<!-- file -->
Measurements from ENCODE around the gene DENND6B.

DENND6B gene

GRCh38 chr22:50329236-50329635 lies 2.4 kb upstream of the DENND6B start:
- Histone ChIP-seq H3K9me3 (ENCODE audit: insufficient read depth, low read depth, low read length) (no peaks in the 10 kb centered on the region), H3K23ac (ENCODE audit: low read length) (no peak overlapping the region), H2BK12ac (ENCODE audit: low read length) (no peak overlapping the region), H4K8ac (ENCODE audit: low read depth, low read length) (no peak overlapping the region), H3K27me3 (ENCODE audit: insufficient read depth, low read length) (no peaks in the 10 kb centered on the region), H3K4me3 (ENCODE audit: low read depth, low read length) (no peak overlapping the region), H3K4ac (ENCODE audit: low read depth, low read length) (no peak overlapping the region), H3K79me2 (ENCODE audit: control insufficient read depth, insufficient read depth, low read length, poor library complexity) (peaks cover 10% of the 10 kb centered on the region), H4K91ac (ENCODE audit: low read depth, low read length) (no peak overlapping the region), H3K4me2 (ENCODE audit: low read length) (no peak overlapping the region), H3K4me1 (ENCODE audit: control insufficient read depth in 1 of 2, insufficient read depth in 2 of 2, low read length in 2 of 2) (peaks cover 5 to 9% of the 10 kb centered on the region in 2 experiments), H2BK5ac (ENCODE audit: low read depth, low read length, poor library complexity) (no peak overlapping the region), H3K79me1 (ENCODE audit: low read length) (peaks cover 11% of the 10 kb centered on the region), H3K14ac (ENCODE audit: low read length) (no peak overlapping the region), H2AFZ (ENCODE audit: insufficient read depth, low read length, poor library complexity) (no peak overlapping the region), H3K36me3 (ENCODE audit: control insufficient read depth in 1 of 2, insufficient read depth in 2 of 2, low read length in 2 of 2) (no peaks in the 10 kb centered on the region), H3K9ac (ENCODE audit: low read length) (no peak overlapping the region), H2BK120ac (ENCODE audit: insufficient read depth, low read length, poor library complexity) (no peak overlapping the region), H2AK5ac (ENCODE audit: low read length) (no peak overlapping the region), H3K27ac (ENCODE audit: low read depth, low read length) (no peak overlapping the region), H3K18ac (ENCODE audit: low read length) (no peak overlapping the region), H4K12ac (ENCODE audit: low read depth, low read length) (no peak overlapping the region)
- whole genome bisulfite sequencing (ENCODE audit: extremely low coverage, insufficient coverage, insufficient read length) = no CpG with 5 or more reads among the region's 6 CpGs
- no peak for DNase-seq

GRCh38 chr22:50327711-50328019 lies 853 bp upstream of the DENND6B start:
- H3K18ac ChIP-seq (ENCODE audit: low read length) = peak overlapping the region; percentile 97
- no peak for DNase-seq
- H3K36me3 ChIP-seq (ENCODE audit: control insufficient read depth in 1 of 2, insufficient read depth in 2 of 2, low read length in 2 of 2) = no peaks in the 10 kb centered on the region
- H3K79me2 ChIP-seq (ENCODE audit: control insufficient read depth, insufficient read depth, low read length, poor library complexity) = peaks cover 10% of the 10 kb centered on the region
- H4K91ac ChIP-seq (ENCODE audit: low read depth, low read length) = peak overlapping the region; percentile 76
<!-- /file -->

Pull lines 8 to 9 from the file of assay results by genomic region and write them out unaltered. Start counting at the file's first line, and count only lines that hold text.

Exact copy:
- H3K18ac ChIP-seq (ENCODE audit: low read length) = peak overlapping the region; percentile 97
- no peak for DNase-seq